Sometimes, that is to experience something in writing that we wish for ourselves.
Sometimes, that is to discover and explore an idea we had never considered.
Sometimes, that is the twists and turns of plots that subverted our expectations.

It is the most important magic, for it conjures something we never thought we could think or feel. And that is why we read until…

The Prestige.

All stories end. The extraordinary becomes ordinary again, and people have to go back to reality. Such is the demand of the natural universe.

But if the spell is good, then the magic will travel from the reader’s mind to their mouth. Emotions always want an outlet, or such we wouldn’t bother writing to begin with. And it is the goal to create something worth discussing, so that the magic can spread and live on. Thus the prestige is left to neither editor or writer, but the reader. They have to want to believe in that magic.

That’s what goes into creating a story. And I suspect, that’s more than most expected to weave.

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Stranger Things Season 1 Review

Stranger thingsUntil indicated, this review is spoiler free. If you’ve seen it, skip below for analysis.

No one saw it coming. No one. Like an alien invasion or a paranormal event, Stranger Things is a bolt of 80’s goodness out of the blue.

On a cold night in November of 1983, young Will Byers (Noah Schnapp) disappears in his hometown of Hawkins, Indiana. As the search gradually begins, spearheaded by the haunted Sheriff Jim Hopper (David Harbour), Will’s mother Joyce (Winona Ryder) has strange revelations as to the whereabouts of her missing son. Her antics grate and worry her eldest child Jonathan (Charlie Heaton) who starts his own investigation, eventually crossing paths with Nancy Wheeler (Natalia Dyer) and plain crossing her new boyfriend Steve (Joe Keery).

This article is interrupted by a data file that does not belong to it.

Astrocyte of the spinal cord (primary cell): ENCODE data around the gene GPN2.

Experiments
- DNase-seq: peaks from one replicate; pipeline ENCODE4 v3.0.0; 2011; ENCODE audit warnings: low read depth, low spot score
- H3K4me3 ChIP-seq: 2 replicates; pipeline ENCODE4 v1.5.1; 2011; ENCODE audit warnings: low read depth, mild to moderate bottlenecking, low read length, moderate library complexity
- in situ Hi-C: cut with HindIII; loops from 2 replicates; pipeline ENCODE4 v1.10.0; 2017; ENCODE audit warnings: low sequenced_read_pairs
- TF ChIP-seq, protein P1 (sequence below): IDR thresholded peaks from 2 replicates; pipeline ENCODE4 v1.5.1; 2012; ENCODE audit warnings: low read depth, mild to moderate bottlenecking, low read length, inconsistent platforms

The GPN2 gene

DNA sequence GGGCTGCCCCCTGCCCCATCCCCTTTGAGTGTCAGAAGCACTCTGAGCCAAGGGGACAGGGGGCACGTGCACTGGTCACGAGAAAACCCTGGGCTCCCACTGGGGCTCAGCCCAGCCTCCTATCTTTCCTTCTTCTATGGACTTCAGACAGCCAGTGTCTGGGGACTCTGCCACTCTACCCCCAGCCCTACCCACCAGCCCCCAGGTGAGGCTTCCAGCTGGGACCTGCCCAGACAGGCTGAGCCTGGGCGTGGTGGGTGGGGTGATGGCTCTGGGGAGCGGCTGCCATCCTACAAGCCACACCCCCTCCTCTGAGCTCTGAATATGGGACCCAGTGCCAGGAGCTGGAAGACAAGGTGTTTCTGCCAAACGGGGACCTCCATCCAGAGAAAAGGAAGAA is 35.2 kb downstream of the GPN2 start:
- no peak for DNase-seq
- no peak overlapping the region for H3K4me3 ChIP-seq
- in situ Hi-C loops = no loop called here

Meanwhile, Will’s friends Lucas, Dustin and Nancy’s brother Mike (Caleb McLaughlin, Gaten Matarazzo and Finn Wolfhard respectively) decide to buck the rules and search for their missing chum despite the danger. Instead they find a strange girl in the worlds named Eleven (Millie Bobby Brown) and are pulled into a far greater mystery that is part man-made, and part not…

There are absolutely no limits to the 80’s references in the show. Showrunners Matt and Ross Duffer gently borrowed ideas and hints from a myriad of movies and shows, or even just used toys and games of the era. These ranged from hints of Aliens to Stand By Me, The Goonies, E.T.A Nightmare on Elm Street and It (although that was released in 1990), to impressions of Yoda. Yet despite the reliance on nostalgia the show stands on its own, entertaining whether or not the audience is familiar with these titles.